I bought the first volume of Ivan Brandon and Nic Klein's Drifter a year ago, and eventually, I get around to volume 2. It picks up shortly after the previous volume ended, the town reacting to the preacher going on a murder spree and being killed by the sheriff, Lee Carter. The townsfolk are also coming to grips with the restrictions placed on them by their limited resources, and decide to do something about it. They head to a distant crash site to scavenge supplies, only to find another group there. Abram actually attempts to negotiate a truce, but this is wrecked by the "Boss" of the strange hivemind Wheelers that the humans delicately coexist with. Things end explosively.
The surface level of the story isn't much, but there's something they're trying to build beneath the surface. Something about how none of this is what the people think it is. Memories are a mess, people seem to forget things, but know they've forgotten something. Pollux thinks he just crashed, but the ship crashed over a year ago. And at the very end of this volume, we see that Emmerich, the man who shot Pollux almost as soon as he emerged from the ship's wreckage, has the same memory of trying to land the craft as Pollux. Are they both pilots, or sharing memories somehow?
Then there's what one of the Wheelers said, that they only came into existence as when the humans arrived, for the purpose of ridding this world of them. But that particular Wheeler lives with its one small gang of humans, rather than among the group in the town. And it mentioned that the humans have thus far been spared because they serve a purpose, but will be smashed if they step beyond it. Which applies to Wheelers as well, if that individual's fate is any indication. But the Boss Wheeler is choosing not to fulfill his purpose because the humans provide something. So ignoring the truth of things in favor of fruitless desires. Like Pollux, possibly like Lee, who is trying to come to grips with Jonah's death at the hands of the preacher.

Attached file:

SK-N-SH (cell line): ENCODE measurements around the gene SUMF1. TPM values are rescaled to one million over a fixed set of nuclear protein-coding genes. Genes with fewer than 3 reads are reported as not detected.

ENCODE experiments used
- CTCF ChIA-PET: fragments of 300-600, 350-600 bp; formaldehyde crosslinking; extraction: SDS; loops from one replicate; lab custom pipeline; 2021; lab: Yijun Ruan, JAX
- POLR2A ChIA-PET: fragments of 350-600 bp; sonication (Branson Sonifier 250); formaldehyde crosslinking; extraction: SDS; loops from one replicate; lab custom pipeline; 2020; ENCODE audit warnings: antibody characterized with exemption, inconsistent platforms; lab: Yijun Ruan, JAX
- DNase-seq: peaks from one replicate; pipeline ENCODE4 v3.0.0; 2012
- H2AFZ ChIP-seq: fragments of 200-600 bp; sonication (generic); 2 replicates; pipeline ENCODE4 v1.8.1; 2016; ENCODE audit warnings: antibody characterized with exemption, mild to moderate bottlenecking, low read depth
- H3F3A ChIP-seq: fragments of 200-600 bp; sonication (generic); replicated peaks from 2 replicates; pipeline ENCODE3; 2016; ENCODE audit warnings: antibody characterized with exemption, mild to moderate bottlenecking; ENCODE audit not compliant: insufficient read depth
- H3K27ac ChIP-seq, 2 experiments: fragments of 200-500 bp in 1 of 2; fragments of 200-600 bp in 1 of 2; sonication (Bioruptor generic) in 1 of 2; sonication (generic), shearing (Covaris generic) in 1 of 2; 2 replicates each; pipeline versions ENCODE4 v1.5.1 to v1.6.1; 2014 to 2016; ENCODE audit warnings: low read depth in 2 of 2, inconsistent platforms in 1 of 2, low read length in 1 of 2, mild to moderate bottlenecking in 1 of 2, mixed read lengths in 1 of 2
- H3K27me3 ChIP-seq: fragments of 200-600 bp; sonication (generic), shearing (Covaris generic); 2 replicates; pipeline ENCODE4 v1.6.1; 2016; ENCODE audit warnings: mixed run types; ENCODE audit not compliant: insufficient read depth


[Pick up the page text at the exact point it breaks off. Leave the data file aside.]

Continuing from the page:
Klein's artwork is lovely, though. This volume is colored much darker than the first, most of the action taking place in a location the suns don't reach, or inside dingy bars. Characters stumbling in the dark, or traveling under a dark cloud, I don't know which. The violence as the two groups fight feels oddly distant, although Klein draws most of it from a middle distance perspective. Maybe because so much of the violence is done by either a Wheeler, who doesn't seem to really care what it's doing, or Pollux, who I'm not certain much cares, either. He shoots in one panel, a person's head vanishes in the next panel, which separates action and reaction. Plus none of the victim's allies react to it. The flying creatures are gorgeous, and the sequences of them trying to reach their target were beautiful, though you could question whether the pages would have been better spent on a little more story.